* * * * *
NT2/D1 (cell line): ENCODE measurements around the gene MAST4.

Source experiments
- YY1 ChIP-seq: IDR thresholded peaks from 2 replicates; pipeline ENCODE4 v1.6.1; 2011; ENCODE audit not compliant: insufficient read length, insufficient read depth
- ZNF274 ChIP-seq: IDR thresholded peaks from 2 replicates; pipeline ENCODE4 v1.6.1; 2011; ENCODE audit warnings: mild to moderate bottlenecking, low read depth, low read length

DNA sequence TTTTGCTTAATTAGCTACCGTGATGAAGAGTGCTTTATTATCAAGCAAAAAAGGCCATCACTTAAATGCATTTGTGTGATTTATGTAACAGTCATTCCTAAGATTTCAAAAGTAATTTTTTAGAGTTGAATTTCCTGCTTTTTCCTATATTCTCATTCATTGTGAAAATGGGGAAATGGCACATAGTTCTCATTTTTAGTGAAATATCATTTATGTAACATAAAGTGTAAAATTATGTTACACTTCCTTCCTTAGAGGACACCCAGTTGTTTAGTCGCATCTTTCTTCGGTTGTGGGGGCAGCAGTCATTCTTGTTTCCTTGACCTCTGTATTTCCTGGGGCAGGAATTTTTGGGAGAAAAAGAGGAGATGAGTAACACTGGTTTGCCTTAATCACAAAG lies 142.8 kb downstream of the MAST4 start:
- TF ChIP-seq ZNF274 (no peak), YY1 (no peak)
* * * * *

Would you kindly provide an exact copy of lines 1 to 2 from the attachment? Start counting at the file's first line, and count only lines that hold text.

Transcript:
NT2/D1 (cell line): ENCODE measurements around the gene MAST4.

Source experiments